August 3, 2015

State historian sees good progress during Stone Bank site visit

Posted in History, Inside Stone Bank, Photos, Pictures, Renovation, Stone Work, Updates tagged , , at 7:11 pm by stonebankblog

Touchstones advisory board member Mike Dorsher and State Historical Society Architectural Historian Lorna Meidinger survey the new concrete heated floor and support walls at the Stone Bank project.

Touchstones advisory board member Mike Dorsher and State Historical Society Architectural Historian Lorna Meidinger survey the new concrete heated floor and support walls at the Stone Bank project.

This year’s progress on the Stone Bank project is encouraging, and the restoration work might merit even larger matching grants in the near future, State Historical Society Architectural Historian Lorna Meidinger said today in Bottineau.

“It sure looks different now. You just keep making progress,” Meidinger said today, nearly three years after her last site visit to the Stone Bank project. “Not every (restoration) project keeps going. People get anxious and discouraged.”

Meidinger said she was happy to see that the Stone Bank project is now well into its construction phase, not just destruction any longer. She climbed down onto the basement’s new concrete floor with embedded heating coils and inspected the concrete block walls that will support the stone facade. She agreed it will be crucial to build the rest of the concrete walls and extend the new roof over the back 29 feet of the building before the snow flies this year.

Meidinger also toured the interior of the original 1900 structure and agreed that it would be relatively easy to take down the partition walls and open the space for a bright and airy cafe or meeting rooms. The architectural historian gave her approval to all of the scraping, priming and painting of Stone Bank window frames that a group of 12 visiting Fulbright Scholars did last summer.

“Volunteers aren’t always that careful with their work,” she said.

More help could be on the way from Bismarck, Meidinger said, noting that she and others are pushing for the State Historical Society of North Dakota to raise its $20,000 ceiling for annual matching grants. The Stone Bank project has already garnered two $20,000 grants and one $15,000 grant from the SHSND, but all grants from the state must be matched with donations of money or labor from the community.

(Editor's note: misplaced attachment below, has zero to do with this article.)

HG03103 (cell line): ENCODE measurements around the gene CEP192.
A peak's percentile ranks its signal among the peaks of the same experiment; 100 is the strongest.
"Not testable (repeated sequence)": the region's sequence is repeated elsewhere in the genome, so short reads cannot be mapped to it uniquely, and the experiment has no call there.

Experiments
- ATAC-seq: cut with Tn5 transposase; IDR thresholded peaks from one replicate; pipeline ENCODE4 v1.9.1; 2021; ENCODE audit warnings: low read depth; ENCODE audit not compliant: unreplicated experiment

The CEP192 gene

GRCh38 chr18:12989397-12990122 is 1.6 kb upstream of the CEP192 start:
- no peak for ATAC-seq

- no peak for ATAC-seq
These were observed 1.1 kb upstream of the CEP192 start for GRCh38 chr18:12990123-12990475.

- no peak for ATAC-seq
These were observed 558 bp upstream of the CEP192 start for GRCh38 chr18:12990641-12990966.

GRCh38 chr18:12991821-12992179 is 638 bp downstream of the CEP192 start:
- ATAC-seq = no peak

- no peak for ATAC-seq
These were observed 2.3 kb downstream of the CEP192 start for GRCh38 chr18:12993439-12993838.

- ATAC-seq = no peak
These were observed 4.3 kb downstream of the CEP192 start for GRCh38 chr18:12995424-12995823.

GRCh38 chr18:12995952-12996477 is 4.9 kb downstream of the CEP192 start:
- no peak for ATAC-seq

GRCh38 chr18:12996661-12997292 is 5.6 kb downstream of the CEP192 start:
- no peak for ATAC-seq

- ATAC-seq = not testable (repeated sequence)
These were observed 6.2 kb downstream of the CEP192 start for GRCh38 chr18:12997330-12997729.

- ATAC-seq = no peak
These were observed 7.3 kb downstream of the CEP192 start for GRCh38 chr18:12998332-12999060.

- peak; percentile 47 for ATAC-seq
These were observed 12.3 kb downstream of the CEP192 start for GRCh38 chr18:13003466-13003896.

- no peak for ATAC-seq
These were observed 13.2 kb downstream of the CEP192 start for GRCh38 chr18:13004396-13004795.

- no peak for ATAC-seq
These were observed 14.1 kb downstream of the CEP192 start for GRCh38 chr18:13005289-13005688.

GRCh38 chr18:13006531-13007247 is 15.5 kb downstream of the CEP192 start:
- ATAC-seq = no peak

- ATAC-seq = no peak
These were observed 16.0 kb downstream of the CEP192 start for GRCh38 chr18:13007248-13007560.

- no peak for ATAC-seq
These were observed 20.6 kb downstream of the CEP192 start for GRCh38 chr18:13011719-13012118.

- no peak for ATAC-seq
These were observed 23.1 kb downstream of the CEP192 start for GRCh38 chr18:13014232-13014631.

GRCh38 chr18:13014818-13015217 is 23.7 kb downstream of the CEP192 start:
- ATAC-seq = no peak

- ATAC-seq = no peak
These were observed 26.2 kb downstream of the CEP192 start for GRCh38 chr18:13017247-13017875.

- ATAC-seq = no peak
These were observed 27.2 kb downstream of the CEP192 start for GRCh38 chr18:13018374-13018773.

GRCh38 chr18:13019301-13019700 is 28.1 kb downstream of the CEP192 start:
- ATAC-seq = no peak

Currently, the need for private donations is urgent, because if we can’t afford to finish the block walls and back roof before winter, ice will start to damage the basement walls and flooring already installed this year. So please send your tax-deductible contributions to P.O. Box 272, Bottineau, N.D. 58318 or use the PayPal or Razoo links to the right to put it on your credit card.

January 28, 2012

A Stone by Stone Story

Posted in Uncategorized tagged , , , , , at 12:15 am by stonebankblog

Seeing the back of the Stone Bank dismantled doesn’t tell the whole story. Our stone mason, Joe Whetter, carefully removed each stone by hand. He has been at work since the end of November, and he meticulously removed stone from around a door and two big windows. As he worked, the back of the Stone Bank disappeared a little each day.

Gone with it is the fear of condemnation and demolition. But don’t worry: Our plan is to rebuild it over a new foundation.

Here is a slide show of the dismantling process. Thanks to Scott Wagar of the Bottineau Courant, who contributed these photos. (Please remember to “Like” our blog posts, because it matters to our Google ranking. Thank you!)

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